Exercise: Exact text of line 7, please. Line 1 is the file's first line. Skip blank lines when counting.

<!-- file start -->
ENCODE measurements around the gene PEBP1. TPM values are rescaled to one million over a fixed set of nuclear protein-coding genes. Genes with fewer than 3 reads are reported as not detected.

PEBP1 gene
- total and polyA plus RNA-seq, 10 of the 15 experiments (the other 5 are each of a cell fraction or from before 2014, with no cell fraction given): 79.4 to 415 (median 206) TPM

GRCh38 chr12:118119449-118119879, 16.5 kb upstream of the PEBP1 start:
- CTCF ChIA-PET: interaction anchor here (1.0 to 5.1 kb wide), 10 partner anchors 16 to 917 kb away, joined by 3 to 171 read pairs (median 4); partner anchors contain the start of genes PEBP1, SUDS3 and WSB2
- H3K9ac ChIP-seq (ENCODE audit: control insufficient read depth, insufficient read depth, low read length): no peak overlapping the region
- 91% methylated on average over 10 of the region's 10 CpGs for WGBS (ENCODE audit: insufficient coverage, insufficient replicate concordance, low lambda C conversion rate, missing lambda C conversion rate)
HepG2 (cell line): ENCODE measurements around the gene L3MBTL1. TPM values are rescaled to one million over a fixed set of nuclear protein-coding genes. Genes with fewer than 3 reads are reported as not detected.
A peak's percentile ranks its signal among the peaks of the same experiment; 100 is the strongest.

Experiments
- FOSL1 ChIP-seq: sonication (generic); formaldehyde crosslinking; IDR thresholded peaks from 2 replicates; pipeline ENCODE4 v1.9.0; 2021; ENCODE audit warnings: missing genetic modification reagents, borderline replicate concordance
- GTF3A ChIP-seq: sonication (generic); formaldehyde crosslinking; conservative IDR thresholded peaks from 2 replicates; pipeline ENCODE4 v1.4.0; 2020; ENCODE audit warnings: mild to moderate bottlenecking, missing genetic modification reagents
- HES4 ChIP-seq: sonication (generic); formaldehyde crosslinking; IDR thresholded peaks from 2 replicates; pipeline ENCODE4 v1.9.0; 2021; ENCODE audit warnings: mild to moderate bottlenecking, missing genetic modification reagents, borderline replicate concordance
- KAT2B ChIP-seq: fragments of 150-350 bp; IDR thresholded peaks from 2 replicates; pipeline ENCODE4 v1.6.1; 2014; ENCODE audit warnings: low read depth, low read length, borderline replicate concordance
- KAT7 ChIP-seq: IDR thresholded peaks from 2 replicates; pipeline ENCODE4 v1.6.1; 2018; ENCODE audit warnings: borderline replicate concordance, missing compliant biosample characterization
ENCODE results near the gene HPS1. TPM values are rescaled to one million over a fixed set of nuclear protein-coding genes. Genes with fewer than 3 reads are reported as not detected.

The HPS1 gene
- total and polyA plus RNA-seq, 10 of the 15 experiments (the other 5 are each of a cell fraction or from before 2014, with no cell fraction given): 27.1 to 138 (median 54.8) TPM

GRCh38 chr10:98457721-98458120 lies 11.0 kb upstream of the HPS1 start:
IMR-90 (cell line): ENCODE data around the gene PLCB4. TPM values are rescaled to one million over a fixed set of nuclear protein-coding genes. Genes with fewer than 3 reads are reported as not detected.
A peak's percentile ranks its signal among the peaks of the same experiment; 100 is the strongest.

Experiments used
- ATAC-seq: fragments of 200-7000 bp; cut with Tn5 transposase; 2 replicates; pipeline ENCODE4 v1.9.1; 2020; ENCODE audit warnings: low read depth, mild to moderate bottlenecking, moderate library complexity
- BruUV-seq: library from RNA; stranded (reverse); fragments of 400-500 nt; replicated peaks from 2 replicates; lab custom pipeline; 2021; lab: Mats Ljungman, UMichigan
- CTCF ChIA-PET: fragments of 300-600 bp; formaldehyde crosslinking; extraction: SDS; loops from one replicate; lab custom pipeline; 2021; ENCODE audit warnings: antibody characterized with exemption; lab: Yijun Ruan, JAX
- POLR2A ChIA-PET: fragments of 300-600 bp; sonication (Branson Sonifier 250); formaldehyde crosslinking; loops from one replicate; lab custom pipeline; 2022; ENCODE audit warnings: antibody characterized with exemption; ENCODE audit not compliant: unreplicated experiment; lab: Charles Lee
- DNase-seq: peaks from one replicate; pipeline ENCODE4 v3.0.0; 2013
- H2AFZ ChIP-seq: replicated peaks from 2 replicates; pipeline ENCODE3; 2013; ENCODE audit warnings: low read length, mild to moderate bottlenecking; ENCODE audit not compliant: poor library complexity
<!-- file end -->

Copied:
- 91% methylated on average over 10 of the region's 10 CpGs for WGBS (ENCODE audit: insufficient coverage, insufficient replicate concordance, low lambda C conversion rate, missing lambda C conversion rate)